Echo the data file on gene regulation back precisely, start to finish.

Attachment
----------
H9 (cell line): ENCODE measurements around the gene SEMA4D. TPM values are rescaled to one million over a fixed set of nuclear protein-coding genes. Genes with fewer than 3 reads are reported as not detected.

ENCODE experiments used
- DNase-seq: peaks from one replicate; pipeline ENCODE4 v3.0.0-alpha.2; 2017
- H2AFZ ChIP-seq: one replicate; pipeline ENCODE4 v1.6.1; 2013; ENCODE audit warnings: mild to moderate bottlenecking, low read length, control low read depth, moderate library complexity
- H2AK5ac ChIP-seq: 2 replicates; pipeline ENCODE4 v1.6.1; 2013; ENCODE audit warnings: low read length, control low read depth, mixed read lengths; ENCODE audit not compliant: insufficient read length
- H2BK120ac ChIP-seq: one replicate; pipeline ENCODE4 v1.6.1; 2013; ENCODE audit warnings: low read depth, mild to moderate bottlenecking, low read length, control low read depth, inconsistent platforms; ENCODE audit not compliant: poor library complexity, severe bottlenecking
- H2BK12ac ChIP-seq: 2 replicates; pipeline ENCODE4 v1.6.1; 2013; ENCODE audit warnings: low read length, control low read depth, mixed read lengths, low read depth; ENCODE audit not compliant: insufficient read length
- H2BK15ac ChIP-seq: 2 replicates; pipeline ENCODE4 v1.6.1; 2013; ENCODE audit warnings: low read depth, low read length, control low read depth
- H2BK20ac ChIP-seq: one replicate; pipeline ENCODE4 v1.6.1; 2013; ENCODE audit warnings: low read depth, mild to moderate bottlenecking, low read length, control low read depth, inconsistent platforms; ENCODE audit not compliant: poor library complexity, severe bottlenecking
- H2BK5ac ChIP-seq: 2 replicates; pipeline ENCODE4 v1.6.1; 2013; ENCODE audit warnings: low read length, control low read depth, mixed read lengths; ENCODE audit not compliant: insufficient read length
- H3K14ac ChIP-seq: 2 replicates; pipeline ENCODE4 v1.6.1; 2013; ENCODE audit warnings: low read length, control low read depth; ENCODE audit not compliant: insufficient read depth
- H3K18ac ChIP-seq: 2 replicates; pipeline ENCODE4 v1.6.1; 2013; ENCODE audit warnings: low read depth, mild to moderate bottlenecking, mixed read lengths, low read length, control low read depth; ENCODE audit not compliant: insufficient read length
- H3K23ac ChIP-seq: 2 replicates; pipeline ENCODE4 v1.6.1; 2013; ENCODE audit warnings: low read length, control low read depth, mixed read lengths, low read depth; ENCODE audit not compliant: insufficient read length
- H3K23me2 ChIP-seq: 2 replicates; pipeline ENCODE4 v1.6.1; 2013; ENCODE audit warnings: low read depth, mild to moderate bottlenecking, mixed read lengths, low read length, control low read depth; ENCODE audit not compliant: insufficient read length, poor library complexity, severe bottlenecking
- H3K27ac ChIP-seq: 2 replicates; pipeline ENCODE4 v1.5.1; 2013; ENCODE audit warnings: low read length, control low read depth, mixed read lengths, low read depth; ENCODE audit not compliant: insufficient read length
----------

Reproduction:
H9 (cell line): ENCODE measurements around the gene SEMA4D. TPM values are rescaled to one million over a fixed set of nuclear protein-coding genes. Genes with fewer than 3 reads are reported as not detected.

ENCODE experiments used
- DNase-seq: peaks from one replicate; pipeline ENCODE4 v3.0.0-alpha.2; 2017
- H2AFZ ChIP-seq: one replicate; pipeline ENCODE4 v1.6.1; 2013; ENCODE audit warnings: mild to moderate bottlenecking, low read length, control low read depth, moderate library complexity
- H2AK5ac ChIP-seq: 2 replicates; pipeline ENCODE4 v1.6.1; 2013; ENCODE audit warnings: low read length, control low read depth, mixed read lengths; ENCODE audit not compliant: insufficient read length
- H2BK120ac ChIP-seq: one replicate; pipeline ENCODE4 v1.6.1; 2013; ENCODE audit warnings: low read depth, mild to moderate bottlenecking, low read length, control low read depth, inconsistent platforms; ENCODE audit not compliant: poor library complexity, severe bottlenecking
- H2BK12ac ChIP-seq: 2 replicates; pipeline ENCODE4 v1.6.1; 2013; ENCODE audit warnings: low read length, control low read depth, mixed read lengths, low read depth; ENCODE audit not compliant: insufficient read length
- H2BK15ac ChIP-seq: 2 replicates; pipeline ENCODE4 v1.6.1; 2013; ENCODE audit warnings: low read depth, low read length, control low read depth
- H2BK20ac ChIP-seq: one replicate; pipeline ENCODE4 v1.6.1; 2013; ENCODE audit warnings: low read depth, mild to moderate bottlenecking, low read length, control low read depth, inconsistent platforms; ENCODE audit not compliant: poor library complexity, severe bottlenecking
- H2BK5ac ChIP-seq: 2 replicates; pipeline ENCODE4 v1.6.1; 2013; ENCODE audit warnings: low read length, control low read depth, mixed read lengths; ENCODE audit not compliant: insufficient read length
- H3K14ac ChIP-seq: 2 replicates; pipeline ENCODE4 v1.6.1; 2013; ENCODE audit warnings: low read length, control low read depth; ENCODE audit not compliant: insufficient read depth
- H3K18ac ChIP-seq: 2 replicates; pipeline ENCODE4 v1.6.1; 2013; ENCODE audit warnings: low read depth, mild to moderate bottlenecking, mixed read lengths, low read length, control low read depth; ENCODE audit not compliant: insufficient read length
- H3K23ac ChIP-seq: 2 replicates; pipeline ENCODE4 v1.6.1; 2013; ENCODE audit warnings: low read length, control low read depth, mixed read lengths, low read depth; ENCODE audit not compliant: insufficient read length
- H3K23me2 ChIP-seq: 2 replicates; pipeline ENCODE4 v1.6.1; 2013; ENCODE audit warnings: low read depth, mild to moderate bottlenecking, mixed read lengths, low read length, control low read depth; ENCODE audit not compliant: insufficient read length, poor library complexity, severe bottlenecking
- H3K27ac ChIP-seq: 2 replicates; pipeline ENCODE4 v1.5.1; 2013; ENCODE audit warnings: low read length, control low read depth, mixed read lengths, low read depth; ENCODE audit not compliant: insufficient read length